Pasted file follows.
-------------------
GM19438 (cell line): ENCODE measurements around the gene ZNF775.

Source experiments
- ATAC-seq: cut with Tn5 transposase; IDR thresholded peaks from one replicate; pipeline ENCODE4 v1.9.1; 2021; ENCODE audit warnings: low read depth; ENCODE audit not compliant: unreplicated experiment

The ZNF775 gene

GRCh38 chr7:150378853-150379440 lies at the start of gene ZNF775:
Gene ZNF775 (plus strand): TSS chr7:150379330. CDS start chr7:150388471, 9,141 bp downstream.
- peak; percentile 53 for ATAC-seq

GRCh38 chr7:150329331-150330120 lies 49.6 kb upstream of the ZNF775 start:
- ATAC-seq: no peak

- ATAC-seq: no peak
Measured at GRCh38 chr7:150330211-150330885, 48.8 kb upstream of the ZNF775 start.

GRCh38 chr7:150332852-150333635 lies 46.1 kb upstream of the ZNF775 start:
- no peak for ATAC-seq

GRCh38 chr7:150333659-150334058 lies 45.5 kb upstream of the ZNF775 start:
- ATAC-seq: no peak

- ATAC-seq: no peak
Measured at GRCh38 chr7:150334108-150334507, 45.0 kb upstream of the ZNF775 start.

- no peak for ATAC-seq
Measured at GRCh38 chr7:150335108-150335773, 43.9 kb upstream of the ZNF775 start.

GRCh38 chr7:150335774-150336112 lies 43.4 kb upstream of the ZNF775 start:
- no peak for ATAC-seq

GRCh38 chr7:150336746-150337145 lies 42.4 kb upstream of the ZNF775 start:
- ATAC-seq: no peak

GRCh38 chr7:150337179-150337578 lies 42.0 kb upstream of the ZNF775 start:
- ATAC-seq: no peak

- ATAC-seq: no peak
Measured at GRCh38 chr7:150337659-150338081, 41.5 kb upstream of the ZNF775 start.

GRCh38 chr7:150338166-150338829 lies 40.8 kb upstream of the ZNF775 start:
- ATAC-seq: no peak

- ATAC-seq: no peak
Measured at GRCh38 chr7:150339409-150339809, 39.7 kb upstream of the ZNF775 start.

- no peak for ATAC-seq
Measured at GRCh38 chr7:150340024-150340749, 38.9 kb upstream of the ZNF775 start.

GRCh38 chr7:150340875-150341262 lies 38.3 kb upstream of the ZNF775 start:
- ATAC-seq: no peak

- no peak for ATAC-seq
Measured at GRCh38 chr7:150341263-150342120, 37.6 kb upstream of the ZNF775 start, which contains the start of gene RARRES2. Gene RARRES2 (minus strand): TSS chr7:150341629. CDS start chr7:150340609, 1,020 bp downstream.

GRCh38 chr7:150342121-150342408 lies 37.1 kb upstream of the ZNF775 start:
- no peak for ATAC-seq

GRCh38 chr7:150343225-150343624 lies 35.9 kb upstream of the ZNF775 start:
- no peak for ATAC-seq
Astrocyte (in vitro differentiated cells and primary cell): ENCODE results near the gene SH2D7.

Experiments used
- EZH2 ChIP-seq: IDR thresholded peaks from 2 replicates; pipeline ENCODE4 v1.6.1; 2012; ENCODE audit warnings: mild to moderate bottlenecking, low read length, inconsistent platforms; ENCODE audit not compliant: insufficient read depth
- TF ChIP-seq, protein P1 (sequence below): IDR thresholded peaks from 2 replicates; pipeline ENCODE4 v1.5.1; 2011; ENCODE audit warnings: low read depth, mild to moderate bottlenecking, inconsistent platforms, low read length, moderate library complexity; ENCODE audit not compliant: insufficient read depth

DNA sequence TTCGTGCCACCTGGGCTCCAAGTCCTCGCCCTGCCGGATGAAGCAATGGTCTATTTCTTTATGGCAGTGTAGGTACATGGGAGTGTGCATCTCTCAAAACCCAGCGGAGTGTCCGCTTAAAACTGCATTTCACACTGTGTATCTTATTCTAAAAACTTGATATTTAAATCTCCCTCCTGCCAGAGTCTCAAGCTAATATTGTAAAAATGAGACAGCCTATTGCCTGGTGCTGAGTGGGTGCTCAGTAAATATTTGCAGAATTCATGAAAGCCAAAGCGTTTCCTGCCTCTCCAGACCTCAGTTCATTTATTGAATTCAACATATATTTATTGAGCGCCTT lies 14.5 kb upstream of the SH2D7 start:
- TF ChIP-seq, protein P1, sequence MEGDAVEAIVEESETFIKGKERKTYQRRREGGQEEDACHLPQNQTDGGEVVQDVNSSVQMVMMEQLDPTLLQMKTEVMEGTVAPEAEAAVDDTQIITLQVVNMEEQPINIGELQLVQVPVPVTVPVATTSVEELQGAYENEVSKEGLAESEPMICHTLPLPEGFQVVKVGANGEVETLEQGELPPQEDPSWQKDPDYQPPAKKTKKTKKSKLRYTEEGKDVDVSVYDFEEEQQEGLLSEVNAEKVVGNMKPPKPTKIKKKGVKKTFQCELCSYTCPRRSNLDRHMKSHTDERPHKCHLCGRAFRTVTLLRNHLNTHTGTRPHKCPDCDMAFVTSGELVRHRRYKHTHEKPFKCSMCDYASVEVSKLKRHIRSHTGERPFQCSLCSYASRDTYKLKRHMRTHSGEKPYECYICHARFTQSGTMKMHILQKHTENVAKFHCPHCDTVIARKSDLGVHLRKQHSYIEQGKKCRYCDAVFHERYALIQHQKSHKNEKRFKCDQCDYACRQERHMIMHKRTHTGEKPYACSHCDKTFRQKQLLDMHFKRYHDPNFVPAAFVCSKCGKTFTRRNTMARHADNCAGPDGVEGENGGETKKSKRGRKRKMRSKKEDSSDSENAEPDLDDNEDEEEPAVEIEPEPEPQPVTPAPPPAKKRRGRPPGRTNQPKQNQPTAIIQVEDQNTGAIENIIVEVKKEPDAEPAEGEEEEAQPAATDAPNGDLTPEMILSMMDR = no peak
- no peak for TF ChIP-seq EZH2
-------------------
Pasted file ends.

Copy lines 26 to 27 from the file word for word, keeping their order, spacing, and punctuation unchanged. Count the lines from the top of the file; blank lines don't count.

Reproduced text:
- ATAC-seq: no peak
Measured at GRCh38 chr7:150337659-150338081, 41.5 kb upstream of the ZNF775 start.